Although his home was virtually destroyed, Meridian Star Assistant Editor Steve Gillespie returned to the daily grind Thursday. The Mississippian knew it was important to keep his fellow citizens informed about recent events and happening.

Late Monday afternoon, Hurricane Katrina pounded the 45.54-square-mile city of Meridian, Miss., and the Gillespie home. The Gillespies braced for the worst, sending their four young children -- a fifth was visiting a friend -- to the basement.

"We heard all of this popping and cracking," he said. "That's when we started yelling for the children to get downstairs. We were scared and did not know what was happening. Then we heard and felt the big crash."

A brief investigation revealed that the Gillespies' backyard oak tree had fallen through their home. And it had fallen in the only area not occupied by a member of the family or their dogs.

"We were lucky," he said. "No one got hurt."

Unable to maintain its longtime position due to an overly saturated ground, Gillespie said the oak tree pulled up at least half of the backyard area when it fell. A couple of other trees fell on the family suburban, while others blocked access to the family's second automobile.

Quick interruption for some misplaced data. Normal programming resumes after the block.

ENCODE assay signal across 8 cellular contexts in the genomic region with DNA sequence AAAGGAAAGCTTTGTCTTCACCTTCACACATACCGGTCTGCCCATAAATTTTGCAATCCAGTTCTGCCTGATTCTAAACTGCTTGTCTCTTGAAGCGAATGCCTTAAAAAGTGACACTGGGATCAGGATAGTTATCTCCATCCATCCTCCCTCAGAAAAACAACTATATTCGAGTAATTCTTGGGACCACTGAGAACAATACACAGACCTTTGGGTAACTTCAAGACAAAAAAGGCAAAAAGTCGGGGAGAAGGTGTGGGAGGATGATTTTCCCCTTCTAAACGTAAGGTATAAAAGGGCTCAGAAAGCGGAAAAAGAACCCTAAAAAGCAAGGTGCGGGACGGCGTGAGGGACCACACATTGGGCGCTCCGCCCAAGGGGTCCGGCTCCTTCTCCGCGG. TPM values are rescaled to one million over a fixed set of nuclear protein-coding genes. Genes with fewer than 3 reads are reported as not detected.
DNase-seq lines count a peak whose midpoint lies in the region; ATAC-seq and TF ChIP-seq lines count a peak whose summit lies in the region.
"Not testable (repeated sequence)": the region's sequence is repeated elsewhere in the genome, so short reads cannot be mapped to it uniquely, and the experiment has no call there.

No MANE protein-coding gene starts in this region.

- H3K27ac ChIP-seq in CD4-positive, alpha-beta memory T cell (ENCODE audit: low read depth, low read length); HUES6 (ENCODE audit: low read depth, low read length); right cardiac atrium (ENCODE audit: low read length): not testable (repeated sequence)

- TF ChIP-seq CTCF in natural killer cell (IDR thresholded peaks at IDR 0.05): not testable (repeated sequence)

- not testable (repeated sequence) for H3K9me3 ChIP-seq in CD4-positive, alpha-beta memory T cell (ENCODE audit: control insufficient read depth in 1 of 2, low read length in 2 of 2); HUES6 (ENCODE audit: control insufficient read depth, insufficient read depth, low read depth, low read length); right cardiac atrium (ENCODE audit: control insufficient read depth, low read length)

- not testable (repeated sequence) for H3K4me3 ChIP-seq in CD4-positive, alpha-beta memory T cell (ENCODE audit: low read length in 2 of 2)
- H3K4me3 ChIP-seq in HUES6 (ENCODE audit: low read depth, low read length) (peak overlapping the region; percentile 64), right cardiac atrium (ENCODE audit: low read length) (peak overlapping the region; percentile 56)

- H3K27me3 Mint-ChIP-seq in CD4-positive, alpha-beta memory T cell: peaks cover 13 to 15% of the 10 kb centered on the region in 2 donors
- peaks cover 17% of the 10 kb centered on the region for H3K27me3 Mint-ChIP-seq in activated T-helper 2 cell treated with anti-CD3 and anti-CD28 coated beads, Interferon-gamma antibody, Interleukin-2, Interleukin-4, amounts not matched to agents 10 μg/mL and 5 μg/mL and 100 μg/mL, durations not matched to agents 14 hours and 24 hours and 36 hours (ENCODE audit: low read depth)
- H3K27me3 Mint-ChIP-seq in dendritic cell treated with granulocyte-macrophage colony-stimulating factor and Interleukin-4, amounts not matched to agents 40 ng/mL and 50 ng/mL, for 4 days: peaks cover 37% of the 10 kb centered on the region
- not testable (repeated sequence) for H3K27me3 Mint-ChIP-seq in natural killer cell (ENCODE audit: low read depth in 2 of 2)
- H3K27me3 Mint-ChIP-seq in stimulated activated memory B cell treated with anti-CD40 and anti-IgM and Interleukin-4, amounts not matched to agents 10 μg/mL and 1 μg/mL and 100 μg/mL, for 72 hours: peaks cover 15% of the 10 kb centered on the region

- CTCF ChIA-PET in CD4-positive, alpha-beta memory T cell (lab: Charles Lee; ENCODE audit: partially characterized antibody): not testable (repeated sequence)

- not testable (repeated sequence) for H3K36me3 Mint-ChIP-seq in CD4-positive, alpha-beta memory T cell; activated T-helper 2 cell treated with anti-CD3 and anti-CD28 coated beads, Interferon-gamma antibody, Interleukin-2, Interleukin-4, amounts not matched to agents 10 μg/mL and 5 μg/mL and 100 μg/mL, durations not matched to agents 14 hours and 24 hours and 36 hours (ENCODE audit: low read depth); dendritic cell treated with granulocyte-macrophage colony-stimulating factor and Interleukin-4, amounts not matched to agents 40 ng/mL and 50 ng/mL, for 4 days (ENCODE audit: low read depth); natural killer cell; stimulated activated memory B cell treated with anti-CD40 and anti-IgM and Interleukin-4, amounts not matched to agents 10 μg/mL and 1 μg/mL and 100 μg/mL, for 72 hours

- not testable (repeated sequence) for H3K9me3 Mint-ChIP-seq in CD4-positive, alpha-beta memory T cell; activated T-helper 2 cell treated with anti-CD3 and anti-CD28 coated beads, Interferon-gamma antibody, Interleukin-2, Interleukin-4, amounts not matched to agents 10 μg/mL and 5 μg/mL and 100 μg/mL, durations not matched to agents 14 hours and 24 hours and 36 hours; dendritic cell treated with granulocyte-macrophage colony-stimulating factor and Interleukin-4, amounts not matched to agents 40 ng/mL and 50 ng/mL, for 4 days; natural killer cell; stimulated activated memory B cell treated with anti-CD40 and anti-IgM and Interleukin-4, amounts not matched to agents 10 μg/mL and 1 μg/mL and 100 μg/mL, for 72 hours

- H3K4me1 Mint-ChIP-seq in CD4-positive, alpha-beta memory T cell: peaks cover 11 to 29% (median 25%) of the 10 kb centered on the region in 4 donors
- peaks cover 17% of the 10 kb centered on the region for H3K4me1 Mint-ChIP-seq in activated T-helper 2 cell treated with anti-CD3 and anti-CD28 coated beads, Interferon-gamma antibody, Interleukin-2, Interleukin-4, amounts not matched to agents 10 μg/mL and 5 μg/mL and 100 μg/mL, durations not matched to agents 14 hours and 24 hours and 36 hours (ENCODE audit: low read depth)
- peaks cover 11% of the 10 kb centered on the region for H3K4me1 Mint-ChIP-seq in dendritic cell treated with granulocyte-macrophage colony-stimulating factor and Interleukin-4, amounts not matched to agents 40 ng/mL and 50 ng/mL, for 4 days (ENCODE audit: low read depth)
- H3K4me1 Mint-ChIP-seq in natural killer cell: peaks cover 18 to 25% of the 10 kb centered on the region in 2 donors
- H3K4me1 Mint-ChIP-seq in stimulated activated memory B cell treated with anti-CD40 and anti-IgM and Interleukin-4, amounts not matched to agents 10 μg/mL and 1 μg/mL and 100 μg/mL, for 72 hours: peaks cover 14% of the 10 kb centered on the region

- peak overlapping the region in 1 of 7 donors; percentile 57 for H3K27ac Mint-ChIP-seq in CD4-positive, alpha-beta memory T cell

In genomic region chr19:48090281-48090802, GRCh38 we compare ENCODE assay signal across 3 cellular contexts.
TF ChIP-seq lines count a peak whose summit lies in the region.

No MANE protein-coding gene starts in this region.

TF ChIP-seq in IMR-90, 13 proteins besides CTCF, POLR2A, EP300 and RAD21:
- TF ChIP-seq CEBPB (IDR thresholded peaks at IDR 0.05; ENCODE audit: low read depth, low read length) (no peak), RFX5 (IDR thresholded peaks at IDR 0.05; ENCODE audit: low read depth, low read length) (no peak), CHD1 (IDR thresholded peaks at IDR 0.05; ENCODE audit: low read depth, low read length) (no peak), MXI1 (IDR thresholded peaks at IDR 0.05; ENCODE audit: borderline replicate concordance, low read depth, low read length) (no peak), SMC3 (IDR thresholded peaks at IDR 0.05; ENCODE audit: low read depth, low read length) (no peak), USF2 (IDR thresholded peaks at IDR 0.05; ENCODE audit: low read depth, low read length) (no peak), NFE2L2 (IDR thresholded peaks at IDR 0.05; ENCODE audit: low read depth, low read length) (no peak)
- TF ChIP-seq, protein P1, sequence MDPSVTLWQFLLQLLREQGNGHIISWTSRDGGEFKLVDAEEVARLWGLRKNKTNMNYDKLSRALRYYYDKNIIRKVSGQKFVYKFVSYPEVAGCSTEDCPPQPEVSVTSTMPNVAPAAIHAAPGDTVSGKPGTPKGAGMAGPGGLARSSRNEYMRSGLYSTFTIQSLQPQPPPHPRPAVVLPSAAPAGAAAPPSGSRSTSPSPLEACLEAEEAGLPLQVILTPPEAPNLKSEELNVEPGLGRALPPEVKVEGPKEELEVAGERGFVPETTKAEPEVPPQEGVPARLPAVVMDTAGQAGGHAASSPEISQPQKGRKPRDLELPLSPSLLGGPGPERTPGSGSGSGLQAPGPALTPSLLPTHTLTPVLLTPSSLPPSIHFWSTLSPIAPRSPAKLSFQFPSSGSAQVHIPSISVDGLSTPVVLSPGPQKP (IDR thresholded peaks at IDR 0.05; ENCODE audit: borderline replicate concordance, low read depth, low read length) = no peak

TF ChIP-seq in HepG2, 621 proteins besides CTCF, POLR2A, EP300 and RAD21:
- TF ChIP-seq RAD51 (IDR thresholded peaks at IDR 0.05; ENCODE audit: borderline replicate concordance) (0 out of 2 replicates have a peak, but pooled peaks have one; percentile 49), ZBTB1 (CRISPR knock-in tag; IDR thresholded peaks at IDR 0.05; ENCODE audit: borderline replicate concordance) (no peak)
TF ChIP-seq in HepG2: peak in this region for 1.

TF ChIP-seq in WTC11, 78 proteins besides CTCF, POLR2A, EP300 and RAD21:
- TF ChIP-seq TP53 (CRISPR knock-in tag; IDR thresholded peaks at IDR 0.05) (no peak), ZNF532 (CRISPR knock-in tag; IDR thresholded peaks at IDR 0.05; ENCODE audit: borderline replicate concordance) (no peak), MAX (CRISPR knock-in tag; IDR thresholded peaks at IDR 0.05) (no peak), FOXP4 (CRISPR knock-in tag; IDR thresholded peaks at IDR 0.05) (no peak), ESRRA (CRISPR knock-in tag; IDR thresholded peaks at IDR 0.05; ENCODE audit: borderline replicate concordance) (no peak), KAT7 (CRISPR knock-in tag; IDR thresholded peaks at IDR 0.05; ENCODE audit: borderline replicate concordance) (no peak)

"We were unable to leave our house and had to stay there overnight," he said.

Four days later, Gillespie said his children remain in the care of an aunt in Pontotoc, Miss. He and his wife are living with his mother, who does not have electricity but does have a gasoline stove and hot water heater.

Thursday, Gillespie returned to the Meridian Star, a sister daily newspaper to The Valdosta Daily Times.

Hurricane Katrina "left hundreds of homes damaged and trees and debris strewn in streets and yards. With winds peaking at 81 mph, Katrina's wrath exceeded the damage caused by Hurricane Ivan nearly a year ago," according to the Meridian Star.

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